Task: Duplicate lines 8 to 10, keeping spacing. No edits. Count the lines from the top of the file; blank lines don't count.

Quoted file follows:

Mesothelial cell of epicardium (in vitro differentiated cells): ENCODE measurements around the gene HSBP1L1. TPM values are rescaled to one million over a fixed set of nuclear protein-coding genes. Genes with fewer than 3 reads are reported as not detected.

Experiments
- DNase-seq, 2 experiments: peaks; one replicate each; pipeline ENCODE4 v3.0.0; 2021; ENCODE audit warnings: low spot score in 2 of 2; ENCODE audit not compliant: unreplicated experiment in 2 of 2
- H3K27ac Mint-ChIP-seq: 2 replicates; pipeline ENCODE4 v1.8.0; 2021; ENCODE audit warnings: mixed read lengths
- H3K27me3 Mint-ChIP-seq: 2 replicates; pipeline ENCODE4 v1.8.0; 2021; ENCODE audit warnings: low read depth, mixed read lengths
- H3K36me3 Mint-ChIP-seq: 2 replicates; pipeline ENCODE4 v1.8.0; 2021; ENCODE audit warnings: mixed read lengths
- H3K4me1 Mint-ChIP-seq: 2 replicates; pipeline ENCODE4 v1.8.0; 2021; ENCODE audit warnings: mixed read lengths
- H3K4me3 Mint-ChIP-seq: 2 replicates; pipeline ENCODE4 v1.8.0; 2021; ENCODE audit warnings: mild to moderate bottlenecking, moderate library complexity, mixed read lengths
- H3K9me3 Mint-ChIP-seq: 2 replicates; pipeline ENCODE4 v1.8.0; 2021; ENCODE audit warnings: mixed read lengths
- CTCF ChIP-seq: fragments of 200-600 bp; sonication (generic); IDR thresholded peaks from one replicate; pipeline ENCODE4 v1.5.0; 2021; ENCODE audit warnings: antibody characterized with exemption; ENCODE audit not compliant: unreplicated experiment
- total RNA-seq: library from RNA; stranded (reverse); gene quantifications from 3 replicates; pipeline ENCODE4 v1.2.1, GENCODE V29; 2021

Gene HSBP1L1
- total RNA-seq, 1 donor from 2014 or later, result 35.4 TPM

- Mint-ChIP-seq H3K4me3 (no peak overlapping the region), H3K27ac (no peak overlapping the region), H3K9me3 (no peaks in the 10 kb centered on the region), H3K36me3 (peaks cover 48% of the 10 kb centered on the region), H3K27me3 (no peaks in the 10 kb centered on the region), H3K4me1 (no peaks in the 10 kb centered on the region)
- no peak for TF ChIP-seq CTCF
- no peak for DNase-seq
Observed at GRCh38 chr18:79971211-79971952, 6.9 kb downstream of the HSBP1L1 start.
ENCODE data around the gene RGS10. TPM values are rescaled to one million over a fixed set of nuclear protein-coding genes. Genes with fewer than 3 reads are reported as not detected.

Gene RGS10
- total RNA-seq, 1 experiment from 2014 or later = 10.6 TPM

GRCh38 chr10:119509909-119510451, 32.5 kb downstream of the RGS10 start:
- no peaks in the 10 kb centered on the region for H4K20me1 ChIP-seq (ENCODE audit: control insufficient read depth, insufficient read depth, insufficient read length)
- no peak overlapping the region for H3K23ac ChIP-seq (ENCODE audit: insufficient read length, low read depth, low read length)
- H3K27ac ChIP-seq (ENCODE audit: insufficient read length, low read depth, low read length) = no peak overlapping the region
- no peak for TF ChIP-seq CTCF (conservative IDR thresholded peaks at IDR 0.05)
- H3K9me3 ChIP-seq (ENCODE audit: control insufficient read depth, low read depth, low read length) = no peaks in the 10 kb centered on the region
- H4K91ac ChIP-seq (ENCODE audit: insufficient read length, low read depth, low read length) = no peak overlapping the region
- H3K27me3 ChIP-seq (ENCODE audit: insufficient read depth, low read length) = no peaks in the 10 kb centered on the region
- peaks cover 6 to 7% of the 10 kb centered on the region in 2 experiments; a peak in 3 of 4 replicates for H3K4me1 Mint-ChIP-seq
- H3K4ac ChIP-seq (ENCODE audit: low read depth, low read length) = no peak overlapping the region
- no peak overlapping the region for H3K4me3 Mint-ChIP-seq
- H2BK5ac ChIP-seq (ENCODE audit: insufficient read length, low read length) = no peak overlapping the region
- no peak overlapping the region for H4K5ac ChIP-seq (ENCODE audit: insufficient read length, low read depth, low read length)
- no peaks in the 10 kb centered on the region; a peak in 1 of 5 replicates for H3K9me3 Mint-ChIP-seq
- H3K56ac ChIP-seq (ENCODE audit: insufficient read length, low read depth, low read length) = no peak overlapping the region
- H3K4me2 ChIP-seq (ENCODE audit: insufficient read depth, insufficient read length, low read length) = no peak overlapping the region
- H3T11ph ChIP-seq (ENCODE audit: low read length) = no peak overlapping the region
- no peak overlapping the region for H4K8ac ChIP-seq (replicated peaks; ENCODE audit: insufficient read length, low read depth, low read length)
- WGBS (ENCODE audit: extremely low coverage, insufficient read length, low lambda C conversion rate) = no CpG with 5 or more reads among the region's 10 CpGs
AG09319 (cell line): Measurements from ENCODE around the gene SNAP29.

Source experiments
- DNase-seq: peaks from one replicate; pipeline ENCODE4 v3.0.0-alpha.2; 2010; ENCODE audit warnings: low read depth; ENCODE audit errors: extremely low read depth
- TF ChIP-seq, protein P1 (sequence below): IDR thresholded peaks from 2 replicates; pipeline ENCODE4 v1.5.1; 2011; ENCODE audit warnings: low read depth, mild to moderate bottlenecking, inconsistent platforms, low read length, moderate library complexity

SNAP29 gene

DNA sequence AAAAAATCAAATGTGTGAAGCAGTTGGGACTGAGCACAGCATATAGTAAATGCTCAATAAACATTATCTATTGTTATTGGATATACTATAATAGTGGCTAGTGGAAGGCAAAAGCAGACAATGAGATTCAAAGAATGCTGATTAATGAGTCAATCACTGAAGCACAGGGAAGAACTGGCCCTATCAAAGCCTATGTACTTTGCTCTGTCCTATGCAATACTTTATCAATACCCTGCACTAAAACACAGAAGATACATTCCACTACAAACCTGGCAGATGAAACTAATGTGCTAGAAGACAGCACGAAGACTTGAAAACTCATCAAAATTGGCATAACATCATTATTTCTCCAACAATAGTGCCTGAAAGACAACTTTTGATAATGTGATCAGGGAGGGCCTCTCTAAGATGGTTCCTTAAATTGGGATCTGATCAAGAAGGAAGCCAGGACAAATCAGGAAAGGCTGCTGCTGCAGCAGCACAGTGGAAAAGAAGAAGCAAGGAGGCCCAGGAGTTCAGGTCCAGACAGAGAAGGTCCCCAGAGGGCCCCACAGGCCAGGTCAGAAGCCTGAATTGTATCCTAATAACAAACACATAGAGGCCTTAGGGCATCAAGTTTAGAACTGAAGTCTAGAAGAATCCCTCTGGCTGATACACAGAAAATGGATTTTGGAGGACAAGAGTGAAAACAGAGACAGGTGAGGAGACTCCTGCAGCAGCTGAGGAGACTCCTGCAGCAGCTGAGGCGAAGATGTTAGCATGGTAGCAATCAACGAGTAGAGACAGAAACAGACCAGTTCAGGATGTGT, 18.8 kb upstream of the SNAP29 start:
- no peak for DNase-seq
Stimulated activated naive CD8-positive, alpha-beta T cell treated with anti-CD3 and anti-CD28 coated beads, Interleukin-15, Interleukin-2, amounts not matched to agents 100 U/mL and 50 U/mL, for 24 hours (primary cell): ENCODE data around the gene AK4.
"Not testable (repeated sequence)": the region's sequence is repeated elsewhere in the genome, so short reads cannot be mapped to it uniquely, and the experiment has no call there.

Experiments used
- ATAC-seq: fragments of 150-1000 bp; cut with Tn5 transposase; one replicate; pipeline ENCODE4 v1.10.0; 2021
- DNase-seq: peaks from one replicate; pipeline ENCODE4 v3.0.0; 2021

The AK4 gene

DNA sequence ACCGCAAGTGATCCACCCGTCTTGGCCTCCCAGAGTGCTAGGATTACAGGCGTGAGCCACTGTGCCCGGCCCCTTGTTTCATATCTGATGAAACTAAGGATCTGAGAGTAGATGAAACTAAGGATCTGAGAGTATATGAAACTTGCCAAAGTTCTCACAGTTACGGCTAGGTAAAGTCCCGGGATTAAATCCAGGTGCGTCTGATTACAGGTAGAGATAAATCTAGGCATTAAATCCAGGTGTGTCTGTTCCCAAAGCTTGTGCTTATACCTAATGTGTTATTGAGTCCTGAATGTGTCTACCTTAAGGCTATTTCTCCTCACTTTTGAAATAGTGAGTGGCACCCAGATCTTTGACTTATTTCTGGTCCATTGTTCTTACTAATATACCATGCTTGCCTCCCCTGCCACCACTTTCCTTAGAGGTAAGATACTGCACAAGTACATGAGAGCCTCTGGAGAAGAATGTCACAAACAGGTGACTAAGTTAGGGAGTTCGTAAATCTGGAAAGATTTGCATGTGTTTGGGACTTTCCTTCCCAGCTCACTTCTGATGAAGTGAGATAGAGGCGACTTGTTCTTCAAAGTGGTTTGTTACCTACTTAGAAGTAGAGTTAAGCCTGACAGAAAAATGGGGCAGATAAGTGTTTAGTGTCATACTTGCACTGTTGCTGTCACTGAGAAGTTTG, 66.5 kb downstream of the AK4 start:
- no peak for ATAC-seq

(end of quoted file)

- H3K4me3 Mint-ChIP-seq: 2 replicates; pipeline ENCODE4 v1.8.0; 2021; ENCODE audit warnings: mild to moderate bottlenecking, moderate library complexity, mixed read lengths
- H3K9me3 Mint-ChIP-seq: 2 replicates; pipeline ENCODE4 v1.8.0; 2021; ENCODE audit warnings: mixed read lengths
- CTCF ChIP-seq: fragments of 200-600 bp; sonication (generic); IDR thresholded peaks from one replicate; pipeline ENCODE4 v1.5.0; 2021; ENCODE audit warnings: antibody characterized with exemption; ENCODE audit not compliant: unreplicated experiment